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Monitoring Employees’ Use of the Internet

19th January, 2016

The European Court of Human Rights has ruled that an employee’s right under Article 8 of the European Convention on Human Rights, to respect for private life and correspondence, is not automatically breached if their employer monitors their personal communications in work.

In this Romanian case (Bărbulescu v Romania – 61496/08 [2016] ECHR 61) the employee had created a Yahoo Messenger account at the request of his employer in order to respond to client enquiries. He subsequently went on to use the account to send and receive personal messages, in breach of his contract of employment which explicitly prohibited the use of company computers for personal purposes. Following the employee’s denial that he had used the account for personal purposes his employer accessed his account and dismissed the employee for breach of contract.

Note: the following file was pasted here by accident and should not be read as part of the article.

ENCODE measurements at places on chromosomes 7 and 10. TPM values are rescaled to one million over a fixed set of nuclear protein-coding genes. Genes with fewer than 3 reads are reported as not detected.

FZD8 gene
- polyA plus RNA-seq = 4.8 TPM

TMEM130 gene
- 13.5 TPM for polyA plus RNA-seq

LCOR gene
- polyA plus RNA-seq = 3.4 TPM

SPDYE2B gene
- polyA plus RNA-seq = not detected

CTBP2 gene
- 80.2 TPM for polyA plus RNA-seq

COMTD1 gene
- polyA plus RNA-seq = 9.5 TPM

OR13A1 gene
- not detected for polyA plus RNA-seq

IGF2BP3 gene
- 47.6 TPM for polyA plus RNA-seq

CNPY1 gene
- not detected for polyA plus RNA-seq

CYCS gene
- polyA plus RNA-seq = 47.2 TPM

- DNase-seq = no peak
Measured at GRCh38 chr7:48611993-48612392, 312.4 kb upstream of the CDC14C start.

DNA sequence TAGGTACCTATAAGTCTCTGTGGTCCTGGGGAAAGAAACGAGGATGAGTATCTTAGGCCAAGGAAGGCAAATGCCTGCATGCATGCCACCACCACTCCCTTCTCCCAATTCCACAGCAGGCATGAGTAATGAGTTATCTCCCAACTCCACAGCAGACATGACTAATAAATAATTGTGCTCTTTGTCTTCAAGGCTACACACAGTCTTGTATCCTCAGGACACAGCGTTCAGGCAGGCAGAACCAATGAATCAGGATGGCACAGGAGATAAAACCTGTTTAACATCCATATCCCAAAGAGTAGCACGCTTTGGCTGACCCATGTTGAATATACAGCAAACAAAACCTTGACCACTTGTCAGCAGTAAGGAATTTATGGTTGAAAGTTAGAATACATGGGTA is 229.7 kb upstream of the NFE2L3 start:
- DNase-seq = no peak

The European court accepted that Article 8 was engaged. However, they also recognised the need for employers to be able to verify that employees are completing professional tasks during working hours. As an employer their actions in interfering with their employee’s right to privacy under Article 8 were reasonable and proportionate in the circumstances, as they did not access any additional information stored on his work computer.

It would be a mistake, however, to suggest that this judgement somehow gives employers a green light to snoop on employee’s personal messages. The Data Protection Act 1998 and the Regulations of Investigatory Powers Act 2000, which place restrictions on the ability of employers to monitor their employees’ private communication, remain in place. Employees continue to have a reasonable expectation of privacy, particularly in the absence of a specific ban on the use of IT facilities for personal matters.

Employers should ensure that they have clearly worded policies in place, which are communicated to all employees and adhered to, if they want to be able to monitor their employees’ use of the internet. If you have any queries regarding the implications of this judgement or would like us to conduct a review of your existing IT and social media policies please do not hesitate to contact Helen Watson on 01244 405565 or send an email to [email protected]

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